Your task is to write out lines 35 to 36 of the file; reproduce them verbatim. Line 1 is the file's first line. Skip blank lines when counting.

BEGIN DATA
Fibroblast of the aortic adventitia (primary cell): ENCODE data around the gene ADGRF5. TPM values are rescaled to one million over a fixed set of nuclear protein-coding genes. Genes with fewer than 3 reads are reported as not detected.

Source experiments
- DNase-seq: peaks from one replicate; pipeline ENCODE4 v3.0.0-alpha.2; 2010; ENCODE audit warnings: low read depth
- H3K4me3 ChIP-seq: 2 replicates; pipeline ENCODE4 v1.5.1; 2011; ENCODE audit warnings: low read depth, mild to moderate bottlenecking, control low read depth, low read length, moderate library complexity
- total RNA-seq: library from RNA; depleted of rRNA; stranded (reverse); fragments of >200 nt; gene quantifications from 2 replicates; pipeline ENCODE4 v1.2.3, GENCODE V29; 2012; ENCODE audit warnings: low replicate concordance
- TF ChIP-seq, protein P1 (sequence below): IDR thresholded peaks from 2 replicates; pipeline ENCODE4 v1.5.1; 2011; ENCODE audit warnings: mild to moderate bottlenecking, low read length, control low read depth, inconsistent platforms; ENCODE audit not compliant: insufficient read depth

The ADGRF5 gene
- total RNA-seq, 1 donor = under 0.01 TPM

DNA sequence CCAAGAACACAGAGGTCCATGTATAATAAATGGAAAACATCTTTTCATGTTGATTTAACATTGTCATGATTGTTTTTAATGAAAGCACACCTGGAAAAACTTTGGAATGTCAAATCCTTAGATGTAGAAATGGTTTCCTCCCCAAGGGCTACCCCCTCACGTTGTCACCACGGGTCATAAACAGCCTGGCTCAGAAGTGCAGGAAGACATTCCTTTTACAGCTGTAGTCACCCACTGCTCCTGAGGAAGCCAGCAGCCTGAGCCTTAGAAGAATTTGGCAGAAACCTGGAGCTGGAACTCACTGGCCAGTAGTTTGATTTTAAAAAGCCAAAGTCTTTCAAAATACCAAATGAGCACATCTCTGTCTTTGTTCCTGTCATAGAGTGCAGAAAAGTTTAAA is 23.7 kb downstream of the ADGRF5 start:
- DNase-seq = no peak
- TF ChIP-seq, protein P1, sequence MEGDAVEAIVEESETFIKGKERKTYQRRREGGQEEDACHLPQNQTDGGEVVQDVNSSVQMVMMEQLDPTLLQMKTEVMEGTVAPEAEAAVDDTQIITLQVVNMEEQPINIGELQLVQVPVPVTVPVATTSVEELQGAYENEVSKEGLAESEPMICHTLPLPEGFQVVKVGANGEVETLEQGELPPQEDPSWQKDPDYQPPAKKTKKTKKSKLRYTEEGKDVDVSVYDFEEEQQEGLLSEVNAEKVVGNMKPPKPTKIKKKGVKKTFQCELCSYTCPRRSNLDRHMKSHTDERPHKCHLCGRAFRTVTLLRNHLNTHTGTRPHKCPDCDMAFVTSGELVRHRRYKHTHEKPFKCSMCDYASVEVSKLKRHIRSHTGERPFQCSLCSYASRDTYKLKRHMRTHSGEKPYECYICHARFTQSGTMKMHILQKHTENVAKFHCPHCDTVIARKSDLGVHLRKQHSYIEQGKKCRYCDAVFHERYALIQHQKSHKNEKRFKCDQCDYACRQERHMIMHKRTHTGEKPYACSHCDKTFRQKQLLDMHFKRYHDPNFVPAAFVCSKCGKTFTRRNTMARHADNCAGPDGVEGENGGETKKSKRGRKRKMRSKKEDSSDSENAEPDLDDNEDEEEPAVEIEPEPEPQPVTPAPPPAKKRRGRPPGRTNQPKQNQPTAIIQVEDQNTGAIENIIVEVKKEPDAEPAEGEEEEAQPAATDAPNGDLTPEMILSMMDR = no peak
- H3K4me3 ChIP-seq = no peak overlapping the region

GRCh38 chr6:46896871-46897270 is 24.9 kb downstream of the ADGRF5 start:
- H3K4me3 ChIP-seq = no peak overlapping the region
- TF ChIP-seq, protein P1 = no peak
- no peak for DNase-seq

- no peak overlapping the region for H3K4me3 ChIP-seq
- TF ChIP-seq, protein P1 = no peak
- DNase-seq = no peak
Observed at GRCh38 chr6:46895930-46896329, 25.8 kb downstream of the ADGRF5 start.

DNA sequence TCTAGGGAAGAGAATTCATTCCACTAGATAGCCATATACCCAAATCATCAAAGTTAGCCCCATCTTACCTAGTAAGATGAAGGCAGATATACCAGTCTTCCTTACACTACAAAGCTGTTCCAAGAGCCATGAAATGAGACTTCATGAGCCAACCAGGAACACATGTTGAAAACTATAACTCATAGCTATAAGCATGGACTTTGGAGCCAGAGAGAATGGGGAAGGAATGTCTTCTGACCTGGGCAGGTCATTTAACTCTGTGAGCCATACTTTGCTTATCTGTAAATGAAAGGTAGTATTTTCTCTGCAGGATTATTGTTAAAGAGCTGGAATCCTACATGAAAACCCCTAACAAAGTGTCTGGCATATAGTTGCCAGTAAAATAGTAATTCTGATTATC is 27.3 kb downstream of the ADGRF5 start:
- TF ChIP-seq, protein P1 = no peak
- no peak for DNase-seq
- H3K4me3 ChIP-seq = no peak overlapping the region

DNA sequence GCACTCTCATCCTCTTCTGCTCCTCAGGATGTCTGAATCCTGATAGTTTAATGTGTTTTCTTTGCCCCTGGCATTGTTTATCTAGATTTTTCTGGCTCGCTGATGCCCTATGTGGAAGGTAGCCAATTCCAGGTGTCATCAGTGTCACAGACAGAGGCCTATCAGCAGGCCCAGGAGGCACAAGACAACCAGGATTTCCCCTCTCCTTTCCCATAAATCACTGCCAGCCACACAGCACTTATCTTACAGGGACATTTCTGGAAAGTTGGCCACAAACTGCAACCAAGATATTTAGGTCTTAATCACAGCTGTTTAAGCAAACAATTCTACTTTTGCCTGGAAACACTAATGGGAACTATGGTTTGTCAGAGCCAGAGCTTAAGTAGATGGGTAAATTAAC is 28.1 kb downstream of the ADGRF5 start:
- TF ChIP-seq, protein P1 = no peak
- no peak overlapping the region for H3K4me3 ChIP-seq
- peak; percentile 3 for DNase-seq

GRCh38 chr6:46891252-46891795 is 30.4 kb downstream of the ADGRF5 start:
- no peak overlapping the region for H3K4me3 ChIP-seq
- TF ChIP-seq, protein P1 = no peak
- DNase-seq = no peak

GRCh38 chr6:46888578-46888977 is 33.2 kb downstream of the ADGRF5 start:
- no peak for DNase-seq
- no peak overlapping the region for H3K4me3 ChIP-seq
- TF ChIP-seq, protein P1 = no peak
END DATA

- no peak overlapping the region for H3K4me3 ChIP-seq
- TF ChIP-seq, protein P1 = no peak